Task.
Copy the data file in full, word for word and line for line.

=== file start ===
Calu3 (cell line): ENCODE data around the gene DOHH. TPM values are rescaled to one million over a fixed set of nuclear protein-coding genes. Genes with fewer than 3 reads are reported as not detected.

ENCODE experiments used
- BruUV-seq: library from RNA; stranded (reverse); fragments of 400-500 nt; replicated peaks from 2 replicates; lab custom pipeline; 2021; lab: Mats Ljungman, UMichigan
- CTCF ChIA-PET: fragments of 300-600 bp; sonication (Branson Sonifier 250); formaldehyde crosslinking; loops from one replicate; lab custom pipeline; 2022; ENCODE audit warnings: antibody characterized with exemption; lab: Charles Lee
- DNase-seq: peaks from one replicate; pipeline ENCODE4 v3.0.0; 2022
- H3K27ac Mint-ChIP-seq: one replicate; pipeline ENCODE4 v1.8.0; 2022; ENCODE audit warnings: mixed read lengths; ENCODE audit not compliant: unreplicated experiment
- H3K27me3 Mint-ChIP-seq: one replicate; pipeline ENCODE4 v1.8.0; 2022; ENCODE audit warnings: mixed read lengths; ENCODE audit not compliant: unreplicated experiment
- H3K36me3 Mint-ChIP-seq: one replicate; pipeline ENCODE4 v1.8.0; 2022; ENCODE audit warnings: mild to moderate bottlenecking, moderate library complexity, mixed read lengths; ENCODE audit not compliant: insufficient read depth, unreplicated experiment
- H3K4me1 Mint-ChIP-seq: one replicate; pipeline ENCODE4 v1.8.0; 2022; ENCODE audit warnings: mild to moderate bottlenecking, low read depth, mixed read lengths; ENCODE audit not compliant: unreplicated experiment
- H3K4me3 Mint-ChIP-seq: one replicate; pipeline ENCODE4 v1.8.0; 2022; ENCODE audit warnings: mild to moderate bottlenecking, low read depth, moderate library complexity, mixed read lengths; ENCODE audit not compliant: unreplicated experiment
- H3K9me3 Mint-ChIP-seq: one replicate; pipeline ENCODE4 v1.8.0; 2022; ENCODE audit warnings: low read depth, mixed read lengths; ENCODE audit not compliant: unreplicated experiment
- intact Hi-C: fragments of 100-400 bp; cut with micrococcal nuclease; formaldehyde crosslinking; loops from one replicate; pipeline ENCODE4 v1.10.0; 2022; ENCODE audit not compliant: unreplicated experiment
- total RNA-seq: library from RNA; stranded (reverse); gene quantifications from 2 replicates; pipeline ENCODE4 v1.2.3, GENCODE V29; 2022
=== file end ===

Calu3 (cell line): ENCODE data around the gene DOHH. TPM values are rescaled to one million over a fixed set of nuclear protein-coding genes. Genes with fewer than 3 reads are reported as not detected.

ENCODE experiments used
- BruUV-seq: library from RNA; stranded (reverse); fragments of 400-500 nt; replicated peaks from 2 replicates; lab custom pipeline; 2021; lab: Mats Ljungman, UMichigan
- CTCF ChIA-PET: fragments of 300-600 bp; sonication (Branson Sonifier 250); formaldehyde crosslinking; loops from one replicate; lab custom pipeline; 2022; ENCODE audit warnings: antibody characterized with exemption; lab: Charles Lee
- DNase-seq: peaks from one replicate; pipeline ENCODE4 v3.0.0; 2022
- H3K27ac Mint-ChIP-seq: one replicate; pipeline ENCODE4 v1.8.0; 2022; ENCODE audit warnings: mixed read lengths; ENCODE audit not compliant: unreplicated experiment
- H3K27me3 Mint-ChIP-seq: one replicate; pipeline ENCODE4 v1.8.0; 2022; ENCODE audit warnings: mixed read lengths; ENCODE audit not compliant: unreplicated experiment
- H3K36me3 Mint-ChIP-seq: one replicate; pipeline ENCODE4 v1.8.0; 2022; ENCODE audit warnings: mild to moderate bottlenecking, moderate library complexity, mixed read lengths; ENCODE audit not compliant: insufficient read depth, unreplicated experiment
- H3K4me1 Mint-ChIP-seq: one replicate; pipeline ENCODE4 v1.8.0; 2022; ENCODE audit warnings: mild to moderate bottlenecking, low read depth, mixed read lengths; ENCODE audit not compliant: unreplicated experiment
- H3K4me3 Mint-ChIP-seq: one replicate; pipeline ENCODE4 v1.8.0; 2022; ENCODE audit warnings: mild to moderate bottlenecking, low read depth, moderate library complexity, mixed read lengths; ENCODE audit not compliant: unreplicated experiment
- H3K9me3 Mint-ChIP-seq: one replicate; pipeline ENCODE4 v1.8.0; 2022; ENCODE audit warnings: low read depth, mixed read lengths; ENCODE audit not compliant: unreplicated experiment
- intact Hi-C: fragments of 100-400 bp; cut with micrococcal nuclease; formaldehyde crosslinking; loops from one replicate; pipeline ENCODE4 v1.10.0; 2022; ENCODE audit not compliant: unreplicated experiment
- total RNA-seq: library from RNA; stranded (reverse); gene quantifications from 2 replicates; pipeline ENCODE4 v1.2.3, GENCODE V29; 2022